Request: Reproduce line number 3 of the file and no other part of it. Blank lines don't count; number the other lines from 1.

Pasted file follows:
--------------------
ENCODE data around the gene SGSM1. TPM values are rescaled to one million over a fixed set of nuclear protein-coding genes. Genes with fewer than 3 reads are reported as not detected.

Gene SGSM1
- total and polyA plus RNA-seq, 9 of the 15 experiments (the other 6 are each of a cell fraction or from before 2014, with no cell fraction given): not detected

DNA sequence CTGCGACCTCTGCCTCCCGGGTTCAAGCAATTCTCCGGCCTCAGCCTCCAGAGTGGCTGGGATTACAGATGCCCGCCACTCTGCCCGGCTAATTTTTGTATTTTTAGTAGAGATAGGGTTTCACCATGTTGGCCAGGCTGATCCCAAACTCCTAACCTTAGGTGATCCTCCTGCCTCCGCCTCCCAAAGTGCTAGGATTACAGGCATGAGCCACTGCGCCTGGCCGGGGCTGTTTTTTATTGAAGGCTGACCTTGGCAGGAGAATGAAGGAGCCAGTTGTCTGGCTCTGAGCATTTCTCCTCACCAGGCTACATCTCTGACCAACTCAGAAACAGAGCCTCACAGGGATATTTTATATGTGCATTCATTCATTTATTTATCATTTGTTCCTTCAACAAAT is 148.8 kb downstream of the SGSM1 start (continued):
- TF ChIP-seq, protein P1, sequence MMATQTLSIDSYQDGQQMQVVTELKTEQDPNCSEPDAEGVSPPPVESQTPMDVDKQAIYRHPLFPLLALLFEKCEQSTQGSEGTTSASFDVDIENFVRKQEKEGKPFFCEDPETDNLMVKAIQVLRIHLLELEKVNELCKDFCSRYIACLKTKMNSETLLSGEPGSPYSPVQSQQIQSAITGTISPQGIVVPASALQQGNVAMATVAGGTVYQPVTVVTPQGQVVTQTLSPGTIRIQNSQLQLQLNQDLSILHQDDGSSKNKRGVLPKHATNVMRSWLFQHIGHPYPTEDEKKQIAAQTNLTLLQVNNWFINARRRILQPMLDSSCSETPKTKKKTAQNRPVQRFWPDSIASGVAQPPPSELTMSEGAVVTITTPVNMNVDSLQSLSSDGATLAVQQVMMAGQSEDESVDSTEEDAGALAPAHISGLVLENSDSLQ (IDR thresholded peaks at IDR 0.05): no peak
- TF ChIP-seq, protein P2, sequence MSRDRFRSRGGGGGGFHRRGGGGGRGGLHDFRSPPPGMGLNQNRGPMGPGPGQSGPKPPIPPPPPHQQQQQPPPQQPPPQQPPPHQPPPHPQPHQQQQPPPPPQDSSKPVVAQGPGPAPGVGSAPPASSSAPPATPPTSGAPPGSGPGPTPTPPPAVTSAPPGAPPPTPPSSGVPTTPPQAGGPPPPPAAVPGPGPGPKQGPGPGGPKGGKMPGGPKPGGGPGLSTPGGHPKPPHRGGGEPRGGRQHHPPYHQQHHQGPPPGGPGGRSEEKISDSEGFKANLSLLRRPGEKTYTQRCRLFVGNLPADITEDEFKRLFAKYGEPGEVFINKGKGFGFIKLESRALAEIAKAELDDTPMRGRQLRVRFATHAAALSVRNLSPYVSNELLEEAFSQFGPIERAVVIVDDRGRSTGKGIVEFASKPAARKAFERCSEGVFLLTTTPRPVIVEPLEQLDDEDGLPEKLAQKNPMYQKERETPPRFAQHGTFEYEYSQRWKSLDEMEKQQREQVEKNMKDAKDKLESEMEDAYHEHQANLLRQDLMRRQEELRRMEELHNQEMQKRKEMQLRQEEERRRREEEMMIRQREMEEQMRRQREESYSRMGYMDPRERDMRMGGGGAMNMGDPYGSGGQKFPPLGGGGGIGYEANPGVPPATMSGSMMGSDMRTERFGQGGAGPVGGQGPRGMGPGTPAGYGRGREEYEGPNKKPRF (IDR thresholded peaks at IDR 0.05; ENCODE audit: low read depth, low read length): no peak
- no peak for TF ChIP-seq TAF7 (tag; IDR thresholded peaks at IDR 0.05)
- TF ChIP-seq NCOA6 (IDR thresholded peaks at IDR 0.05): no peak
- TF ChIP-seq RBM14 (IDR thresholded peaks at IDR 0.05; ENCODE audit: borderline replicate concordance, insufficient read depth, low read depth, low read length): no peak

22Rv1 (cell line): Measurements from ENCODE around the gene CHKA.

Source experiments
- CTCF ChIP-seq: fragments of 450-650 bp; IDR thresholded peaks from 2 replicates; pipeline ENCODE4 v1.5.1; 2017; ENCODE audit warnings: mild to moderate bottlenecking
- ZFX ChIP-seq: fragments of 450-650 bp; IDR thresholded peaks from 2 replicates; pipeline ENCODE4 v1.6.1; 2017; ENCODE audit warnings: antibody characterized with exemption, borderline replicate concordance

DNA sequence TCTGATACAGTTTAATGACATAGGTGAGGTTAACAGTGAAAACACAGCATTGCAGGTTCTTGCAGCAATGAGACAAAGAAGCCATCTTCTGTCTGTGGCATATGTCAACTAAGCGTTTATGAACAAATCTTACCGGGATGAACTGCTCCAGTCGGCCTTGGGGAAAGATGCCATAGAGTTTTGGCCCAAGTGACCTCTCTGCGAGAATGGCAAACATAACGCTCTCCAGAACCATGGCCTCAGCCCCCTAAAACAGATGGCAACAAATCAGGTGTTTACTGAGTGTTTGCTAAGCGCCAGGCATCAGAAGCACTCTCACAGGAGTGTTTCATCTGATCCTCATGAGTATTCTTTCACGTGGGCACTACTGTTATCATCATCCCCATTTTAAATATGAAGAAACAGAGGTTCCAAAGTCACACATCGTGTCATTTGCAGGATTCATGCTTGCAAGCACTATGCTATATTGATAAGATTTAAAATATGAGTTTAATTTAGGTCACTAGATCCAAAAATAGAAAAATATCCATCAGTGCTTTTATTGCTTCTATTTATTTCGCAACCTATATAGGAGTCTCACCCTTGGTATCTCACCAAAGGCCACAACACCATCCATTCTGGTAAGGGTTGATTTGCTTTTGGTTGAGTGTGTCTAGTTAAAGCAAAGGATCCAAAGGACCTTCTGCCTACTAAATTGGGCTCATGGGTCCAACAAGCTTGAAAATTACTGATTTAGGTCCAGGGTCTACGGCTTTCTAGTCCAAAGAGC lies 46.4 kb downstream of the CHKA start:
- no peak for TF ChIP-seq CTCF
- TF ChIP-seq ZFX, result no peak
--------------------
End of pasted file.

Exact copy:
- total and polyA plus RNA-seq, 9 of the 15 experiments (the other 6 are each of a cell fraction or from before 2014, with no cell fraction given): not detected